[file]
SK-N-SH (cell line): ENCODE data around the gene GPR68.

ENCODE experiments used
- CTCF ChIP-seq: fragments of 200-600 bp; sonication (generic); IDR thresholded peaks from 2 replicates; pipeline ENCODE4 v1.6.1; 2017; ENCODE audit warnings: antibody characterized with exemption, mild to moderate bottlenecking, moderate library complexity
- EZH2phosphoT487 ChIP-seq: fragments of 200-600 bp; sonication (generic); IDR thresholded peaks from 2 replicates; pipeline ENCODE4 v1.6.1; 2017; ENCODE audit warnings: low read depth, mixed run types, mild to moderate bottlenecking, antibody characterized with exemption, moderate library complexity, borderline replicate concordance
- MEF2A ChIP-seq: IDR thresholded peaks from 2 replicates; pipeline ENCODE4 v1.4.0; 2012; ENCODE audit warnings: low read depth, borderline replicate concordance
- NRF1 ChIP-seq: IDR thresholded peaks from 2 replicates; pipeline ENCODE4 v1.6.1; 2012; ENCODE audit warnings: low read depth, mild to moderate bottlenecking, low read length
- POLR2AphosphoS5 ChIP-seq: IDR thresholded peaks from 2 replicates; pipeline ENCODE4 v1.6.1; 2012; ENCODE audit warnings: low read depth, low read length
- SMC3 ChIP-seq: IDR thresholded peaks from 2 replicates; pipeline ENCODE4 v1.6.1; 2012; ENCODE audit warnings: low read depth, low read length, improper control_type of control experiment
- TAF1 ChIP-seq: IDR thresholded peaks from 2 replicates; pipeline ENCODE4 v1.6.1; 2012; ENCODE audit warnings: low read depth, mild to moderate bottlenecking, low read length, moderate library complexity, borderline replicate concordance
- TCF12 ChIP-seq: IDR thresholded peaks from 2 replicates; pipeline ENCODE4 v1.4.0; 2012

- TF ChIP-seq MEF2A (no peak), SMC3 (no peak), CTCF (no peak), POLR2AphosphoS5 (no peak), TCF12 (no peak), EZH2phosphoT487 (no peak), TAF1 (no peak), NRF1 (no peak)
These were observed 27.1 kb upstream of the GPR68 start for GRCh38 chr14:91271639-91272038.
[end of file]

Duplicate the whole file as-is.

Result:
SK-N-SH (cell line): ENCODE data around the gene GPR68.

ENCODE experiments used
- CTCF ChIP-seq: fragments of 200-600 bp; sonication (generic); IDR thresholded peaks from 2 replicates; pipeline ENCODE4 v1.6.1; 2017; ENCODE audit warnings: antibody characterized with exemption, mild to moderate bottlenecking, moderate library complexity
- EZH2phosphoT487 ChIP-seq: fragments of 200-600 bp; sonication (generic); IDR thresholded peaks from 2 replicates; pipeline ENCODE4 v1.6.1; 2017; ENCODE audit warnings: low read depth, mixed run types, mild to moderate bottlenecking, antibody characterized with exemption, moderate library complexity, borderline replicate concordance
- MEF2A ChIP-seq: IDR thresholded peaks from 2 replicates; pipeline ENCODE4 v1.4.0; 2012; ENCODE audit warnings: low read depth, borderline replicate concordance
- NRF1 ChIP-seq: IDR thresholded peaks from 2 replicates; pipeline ENCODE4 v1.6.1; 2012; ENCODE audit warnings: low read depth, mild to moderate bottlenecking, low read length
- POLR2AphosphoS5 ChIP-seq: IDR thresholded peaks from 2 replicates; pipeline ENCODE4 v1.6.1; 2012; ENCODE audit warnings: low read depth, low read length
- SMC3 ChIP-seq: IDR thresholded peaks from 2 replicates; pipeline ENCODE4 v1.6.1; 2012; ENCODE audit warnings: low read depth, low read length, improper control_type of control experiment
- TAF1 ChIP-seq: IDR thresholded peaks from 2 replicates; pipeline ENCODE4 v1.6.1; 2012; ENCODE audit warnings: low read depth, mild to moderate bottlenecking, low read length, moderate library complexity, borderline replicate concordance
- TCF12 ChIP-seq: IDR thresholded peaks from 2 replicates; pipeline ENCODE4 v1.4.0; 2012

- TF ChIP-seq MEF2A (no peak), SMC3 (no peak), CTCF (no peak), POLR2AphosphoS5 (no peak), TCF12 (no peak), EZH2phosphoT487 (no peak), TAF1 (no peak), NRF1 (no peak)
These were observed 27.1 kb upstream of the GPR68 start for GRCh38 chr14:91271639-91272038.